School Culture and Discipline
We all share the goal of having well-behaved kids. As parents It makes our lives easier, and as educators good behavior is fundamental to our being able to teach. But one parent's 'respectful' is another parent's 'rigid' and as we seek to build the ICS community finding ways to talk about and bridge these differences will be critical. I recently had a great conversation with a very dedicated educator. We talked about building a school's culture, and how this contributes as much to its success as anything we teach. Along those lines, she asked about the approach ICS will use for discipline.
She pointed out that for kids to care about learning, they have to care, period. About themselves first, and then others.
Ideally they learn to care from us, their parents.
Of course this is not the case for all children. Their homes are (or become) broken. We parents have troubles too. Our best efforts don't always work.
Schools play an important role in re-enforcing (or delivering) the message of caring.
ICS's character strength program is one way we'll teach children to care. Teachers sharing stories and pictures about literary and historical figures from around the world who have shown behaviors like respect, courage, empathy, persistence. Values like honesty and kindess.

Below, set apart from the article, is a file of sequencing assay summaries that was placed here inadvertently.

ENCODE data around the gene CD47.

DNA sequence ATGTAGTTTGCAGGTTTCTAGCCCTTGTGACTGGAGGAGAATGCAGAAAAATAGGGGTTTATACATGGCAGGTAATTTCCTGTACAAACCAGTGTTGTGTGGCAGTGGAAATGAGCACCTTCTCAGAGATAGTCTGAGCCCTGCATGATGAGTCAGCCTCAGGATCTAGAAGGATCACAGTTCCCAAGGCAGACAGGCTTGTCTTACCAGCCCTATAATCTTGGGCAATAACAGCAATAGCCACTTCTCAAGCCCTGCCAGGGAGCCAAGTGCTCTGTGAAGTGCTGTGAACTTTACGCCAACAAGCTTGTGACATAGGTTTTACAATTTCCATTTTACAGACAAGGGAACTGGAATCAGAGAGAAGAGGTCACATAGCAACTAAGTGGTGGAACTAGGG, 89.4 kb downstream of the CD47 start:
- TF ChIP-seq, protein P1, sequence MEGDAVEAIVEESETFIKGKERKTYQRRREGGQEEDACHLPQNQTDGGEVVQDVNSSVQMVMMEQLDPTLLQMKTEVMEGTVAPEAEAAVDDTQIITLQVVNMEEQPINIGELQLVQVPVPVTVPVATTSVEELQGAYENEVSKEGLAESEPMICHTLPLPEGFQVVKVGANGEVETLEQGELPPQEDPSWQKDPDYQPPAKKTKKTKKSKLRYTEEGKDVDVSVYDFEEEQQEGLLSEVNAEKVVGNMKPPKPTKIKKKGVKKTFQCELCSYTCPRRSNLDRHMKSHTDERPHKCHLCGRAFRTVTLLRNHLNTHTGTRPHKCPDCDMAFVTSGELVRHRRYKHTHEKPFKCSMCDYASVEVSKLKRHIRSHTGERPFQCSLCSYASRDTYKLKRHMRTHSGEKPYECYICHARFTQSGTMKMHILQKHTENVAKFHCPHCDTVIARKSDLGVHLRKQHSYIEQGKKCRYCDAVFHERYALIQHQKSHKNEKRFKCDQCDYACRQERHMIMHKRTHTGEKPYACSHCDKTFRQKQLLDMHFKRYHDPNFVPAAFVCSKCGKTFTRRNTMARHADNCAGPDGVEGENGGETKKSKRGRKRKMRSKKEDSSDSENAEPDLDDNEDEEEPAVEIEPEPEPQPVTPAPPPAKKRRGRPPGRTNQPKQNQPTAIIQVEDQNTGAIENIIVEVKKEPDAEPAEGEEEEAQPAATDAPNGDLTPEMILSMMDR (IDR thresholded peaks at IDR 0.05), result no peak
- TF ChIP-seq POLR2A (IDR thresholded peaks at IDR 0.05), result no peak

But our discipline program is another way the message of caring gets delivered.
We're excited about a Responsive Classroom, a program that's been used in a number of New York schools, both charter and public. At the core of RC is the idea that children learn best when they have both academic and social-emotional skills. Also interesting is RULER, a program that helps children build vocabulary to talk about their feelings. Together the two offer many good points for us to consider as we develop our model.
Our efforts to create classrooms that work academically and emotionally can pay huge dividends. In the Wall Street Journal this weekend actor David Duchovney shares how his high school basketball coach taught "a reserved, scared, outwardly blasé teenager" that it's ok for men to care:
Coach Byrnes told me I was worthwhile and good and that we could win. He talked to me as if I were someone worth telling a story about, subtly enjoining me to become active in that story. My father was mostly gone by then, and now here was a man who respected me by demanding that I respect myself and a game. I never knew if he liked me. That wasn't so important. He saw potential in me, and I began to respect myself.
What are your thoughts? I'd love to hear.